We also discussed many of these issues at CABSAT in May, when SIG an entire day of panel discussions. Alongside interference and spectrum management, we discussed the inevitable roll out of 5G and 6G and the impact that these technologies will have on the industry. We also tackled the growing need for standardization, both in relation of the development of an open interoperable digital IF/ RF standard as well as around antenna design and approvals.

Understanding + Responding To Evolving Threats

The huge increase in space traffic that we are already seeing, and that will undoubtedly continue over the coming decade, is generating much discussion around space debris and the need for better space situational awareness (SSA) systems. Also on the docket were discussions centered on avoiding accidental collisions in space — the concensus was that satellite operators must protect their networks from deliberate acts of sabotage... and even destruction. We discussed these issues at Govsatcom in February when I moderated a panel on the many threats to space systems and capabilities, from passive threats such as interference, debris, and space situational awareness, to active threats such as cyber-attacks, jamming, and anti-satellite weapons (ASATs).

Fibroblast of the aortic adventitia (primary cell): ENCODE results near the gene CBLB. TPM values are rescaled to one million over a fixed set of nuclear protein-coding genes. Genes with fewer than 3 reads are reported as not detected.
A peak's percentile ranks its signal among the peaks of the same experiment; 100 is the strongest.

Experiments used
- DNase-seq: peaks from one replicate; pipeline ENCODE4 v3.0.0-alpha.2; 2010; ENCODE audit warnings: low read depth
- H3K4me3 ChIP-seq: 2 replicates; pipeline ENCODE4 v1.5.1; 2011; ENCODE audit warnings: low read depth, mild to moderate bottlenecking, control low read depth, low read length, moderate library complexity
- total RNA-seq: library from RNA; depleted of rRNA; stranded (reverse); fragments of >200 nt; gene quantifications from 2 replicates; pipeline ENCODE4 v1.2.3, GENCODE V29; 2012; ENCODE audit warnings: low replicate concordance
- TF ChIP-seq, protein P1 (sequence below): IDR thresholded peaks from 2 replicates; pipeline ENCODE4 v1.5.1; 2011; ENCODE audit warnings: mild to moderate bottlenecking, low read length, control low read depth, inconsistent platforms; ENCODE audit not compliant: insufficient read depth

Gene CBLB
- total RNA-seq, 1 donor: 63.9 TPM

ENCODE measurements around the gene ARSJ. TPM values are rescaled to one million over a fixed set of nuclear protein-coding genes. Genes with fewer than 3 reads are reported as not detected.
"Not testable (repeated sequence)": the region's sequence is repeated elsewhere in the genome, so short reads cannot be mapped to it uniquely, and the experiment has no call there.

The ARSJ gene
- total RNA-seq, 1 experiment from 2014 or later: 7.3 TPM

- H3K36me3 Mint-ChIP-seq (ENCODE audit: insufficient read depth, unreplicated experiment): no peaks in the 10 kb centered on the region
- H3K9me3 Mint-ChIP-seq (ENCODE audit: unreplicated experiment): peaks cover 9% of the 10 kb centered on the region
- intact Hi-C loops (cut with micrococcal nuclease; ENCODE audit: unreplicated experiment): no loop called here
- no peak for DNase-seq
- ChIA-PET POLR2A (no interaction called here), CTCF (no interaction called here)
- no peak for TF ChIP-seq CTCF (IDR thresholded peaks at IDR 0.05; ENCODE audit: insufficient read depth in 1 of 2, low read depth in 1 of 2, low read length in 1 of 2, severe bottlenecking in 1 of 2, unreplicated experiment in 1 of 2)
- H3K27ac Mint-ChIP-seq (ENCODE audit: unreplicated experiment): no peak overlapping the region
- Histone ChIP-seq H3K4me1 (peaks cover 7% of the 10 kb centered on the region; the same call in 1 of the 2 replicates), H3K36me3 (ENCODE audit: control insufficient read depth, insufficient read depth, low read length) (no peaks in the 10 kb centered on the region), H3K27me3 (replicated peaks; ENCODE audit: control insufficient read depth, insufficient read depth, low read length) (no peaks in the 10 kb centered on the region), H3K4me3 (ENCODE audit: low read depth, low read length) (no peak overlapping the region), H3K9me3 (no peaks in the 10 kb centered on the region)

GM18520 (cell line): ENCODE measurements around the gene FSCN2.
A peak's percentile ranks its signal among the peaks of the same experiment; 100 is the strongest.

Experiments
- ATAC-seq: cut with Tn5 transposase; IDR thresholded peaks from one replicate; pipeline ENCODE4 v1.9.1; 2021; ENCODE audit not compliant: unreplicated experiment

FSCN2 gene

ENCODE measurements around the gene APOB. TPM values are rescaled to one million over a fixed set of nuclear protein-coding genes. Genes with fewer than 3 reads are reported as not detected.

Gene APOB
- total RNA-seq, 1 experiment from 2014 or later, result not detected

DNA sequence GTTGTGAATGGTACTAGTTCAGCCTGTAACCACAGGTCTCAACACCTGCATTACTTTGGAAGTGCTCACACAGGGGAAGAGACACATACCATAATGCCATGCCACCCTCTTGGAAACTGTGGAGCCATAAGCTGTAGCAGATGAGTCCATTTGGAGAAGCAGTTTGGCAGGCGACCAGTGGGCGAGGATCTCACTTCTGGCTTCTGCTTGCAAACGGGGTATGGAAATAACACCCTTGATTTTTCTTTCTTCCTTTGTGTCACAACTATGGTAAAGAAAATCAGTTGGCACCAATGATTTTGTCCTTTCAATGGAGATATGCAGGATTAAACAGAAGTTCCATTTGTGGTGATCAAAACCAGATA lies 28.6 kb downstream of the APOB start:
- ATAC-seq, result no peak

Along a similar theme, I also moderated a fascinating panel recently at Defence in Space, on the topic of SSA warfare. Military satellites must protect themselves from constantly evolving threats and, understandably, that could well involve avoiding detection in space, in which case, how can we still ensure SSA is effective? I think this is an area that we’ll likely see much more discussion regarding during the coming year.

Addressing The Skills Gap